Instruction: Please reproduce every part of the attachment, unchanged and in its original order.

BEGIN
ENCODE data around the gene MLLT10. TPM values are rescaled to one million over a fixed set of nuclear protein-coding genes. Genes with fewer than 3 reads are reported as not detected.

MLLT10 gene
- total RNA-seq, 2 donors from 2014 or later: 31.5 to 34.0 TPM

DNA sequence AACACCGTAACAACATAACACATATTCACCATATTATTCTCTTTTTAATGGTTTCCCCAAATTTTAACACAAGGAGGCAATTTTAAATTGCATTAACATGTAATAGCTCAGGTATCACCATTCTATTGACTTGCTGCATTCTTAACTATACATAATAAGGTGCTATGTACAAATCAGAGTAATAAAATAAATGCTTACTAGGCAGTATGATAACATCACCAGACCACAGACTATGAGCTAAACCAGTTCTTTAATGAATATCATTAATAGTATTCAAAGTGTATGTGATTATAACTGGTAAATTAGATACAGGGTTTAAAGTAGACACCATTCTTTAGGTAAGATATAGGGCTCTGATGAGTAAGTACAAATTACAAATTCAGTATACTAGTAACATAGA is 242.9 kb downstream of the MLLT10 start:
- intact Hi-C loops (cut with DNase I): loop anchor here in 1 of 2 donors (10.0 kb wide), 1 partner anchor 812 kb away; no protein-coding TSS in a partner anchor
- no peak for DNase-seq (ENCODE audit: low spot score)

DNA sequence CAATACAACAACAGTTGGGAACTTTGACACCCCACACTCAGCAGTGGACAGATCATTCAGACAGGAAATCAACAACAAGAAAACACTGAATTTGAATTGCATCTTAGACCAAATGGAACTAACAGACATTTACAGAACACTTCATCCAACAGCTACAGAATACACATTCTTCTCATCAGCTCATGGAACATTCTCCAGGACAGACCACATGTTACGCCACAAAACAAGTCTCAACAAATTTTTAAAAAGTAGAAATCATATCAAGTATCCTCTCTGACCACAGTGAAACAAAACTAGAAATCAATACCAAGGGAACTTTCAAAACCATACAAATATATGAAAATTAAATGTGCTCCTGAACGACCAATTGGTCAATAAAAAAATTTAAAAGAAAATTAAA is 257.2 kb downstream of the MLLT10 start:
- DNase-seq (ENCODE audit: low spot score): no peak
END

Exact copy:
ENCODE data around the gene MLLT10. TPM values are rescaled to one million over a fixed set of nuclear protein-coding genes. Genes with fewer than 3 reads are reported as not detected.

MLLT10 gene
- total RNA-seq, 2 donors from 2014 or later: 31.5 to 34.0 TPM

DNA sequence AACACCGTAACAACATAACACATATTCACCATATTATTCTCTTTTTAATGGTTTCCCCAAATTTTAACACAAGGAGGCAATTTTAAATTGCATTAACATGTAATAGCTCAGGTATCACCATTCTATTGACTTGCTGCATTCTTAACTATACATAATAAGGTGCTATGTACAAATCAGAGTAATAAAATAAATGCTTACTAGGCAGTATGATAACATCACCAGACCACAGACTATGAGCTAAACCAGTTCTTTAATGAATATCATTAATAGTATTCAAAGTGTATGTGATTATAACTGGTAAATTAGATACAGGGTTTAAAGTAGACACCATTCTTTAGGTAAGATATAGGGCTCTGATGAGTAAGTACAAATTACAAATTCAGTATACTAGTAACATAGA is 242.9 kb downstream of the MLLT10 start:
- intact Hi-C loops (cut with DNase I): loop anchor here in 1 of 2 donors (10.0 kb wide), 1 partner anchor 812 kb away; no protein-coding TSS in a partner anchor
- no peak for DNase-seq (ENCODE audit: low spot score)

DNA sequence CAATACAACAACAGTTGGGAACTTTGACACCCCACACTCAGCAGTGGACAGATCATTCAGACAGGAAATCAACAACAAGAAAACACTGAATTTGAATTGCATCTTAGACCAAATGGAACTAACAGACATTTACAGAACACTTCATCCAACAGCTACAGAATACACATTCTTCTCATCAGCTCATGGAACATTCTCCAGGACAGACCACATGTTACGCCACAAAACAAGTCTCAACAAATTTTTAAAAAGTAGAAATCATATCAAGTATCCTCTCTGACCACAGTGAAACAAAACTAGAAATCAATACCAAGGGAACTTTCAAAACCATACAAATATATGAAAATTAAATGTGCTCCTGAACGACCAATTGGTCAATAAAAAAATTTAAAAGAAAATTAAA is 257.2 kb downstream of the MLLT10 start:
- DNase-seq (ENCODE audit: low spot score): no peak